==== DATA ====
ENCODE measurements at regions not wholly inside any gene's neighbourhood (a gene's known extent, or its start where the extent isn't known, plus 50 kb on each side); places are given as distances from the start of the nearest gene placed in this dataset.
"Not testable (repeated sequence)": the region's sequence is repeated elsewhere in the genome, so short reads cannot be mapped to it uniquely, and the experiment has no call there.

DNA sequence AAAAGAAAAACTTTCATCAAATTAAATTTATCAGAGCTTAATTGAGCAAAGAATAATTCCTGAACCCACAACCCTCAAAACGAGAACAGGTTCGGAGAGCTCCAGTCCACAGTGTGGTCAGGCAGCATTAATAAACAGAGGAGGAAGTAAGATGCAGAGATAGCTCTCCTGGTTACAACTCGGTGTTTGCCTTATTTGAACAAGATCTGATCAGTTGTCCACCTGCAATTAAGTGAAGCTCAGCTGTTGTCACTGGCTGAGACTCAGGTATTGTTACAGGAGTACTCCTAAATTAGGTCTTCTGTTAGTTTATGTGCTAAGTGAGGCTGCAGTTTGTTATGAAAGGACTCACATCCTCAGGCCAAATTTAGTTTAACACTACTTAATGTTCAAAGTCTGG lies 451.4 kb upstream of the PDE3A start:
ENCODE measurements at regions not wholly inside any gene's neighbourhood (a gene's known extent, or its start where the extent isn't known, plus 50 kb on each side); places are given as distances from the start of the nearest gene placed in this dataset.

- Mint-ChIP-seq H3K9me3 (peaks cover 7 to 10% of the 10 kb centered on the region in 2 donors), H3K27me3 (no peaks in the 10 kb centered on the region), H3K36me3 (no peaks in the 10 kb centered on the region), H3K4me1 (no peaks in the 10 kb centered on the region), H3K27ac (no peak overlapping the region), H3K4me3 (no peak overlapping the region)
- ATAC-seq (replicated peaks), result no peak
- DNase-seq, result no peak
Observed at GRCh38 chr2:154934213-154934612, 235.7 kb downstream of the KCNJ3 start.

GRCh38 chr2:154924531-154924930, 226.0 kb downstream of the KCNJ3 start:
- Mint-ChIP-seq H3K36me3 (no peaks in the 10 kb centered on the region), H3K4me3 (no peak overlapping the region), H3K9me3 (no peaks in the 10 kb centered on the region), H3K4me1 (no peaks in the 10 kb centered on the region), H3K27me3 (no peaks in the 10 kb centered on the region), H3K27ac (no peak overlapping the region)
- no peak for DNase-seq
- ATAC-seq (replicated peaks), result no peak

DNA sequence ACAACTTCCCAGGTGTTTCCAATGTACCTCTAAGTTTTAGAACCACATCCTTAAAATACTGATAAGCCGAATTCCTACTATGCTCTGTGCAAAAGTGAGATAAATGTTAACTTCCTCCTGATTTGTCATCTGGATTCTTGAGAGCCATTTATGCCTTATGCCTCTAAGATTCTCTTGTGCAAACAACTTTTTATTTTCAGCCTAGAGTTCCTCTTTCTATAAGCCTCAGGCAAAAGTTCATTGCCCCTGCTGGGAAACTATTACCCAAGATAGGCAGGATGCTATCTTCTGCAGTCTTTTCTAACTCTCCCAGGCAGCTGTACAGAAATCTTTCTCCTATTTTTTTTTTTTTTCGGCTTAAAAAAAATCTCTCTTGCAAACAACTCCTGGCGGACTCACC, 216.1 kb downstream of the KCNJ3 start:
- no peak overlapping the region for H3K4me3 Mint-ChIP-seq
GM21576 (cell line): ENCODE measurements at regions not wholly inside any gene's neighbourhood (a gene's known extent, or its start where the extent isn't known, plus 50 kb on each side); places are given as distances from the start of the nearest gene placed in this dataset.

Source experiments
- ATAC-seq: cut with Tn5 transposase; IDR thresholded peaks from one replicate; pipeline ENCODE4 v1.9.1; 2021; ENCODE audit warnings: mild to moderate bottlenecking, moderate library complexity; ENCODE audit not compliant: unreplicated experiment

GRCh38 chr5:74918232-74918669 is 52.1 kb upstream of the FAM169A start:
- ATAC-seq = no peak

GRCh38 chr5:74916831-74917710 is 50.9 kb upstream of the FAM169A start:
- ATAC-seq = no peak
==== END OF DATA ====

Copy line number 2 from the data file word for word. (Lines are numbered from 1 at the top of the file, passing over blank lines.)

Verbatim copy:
"Not testable (repeated sequence)": the region's sequence is repeated elsewhere in the genome, so short reads cannot be mapped to it uniquely, and the experiment has no call there.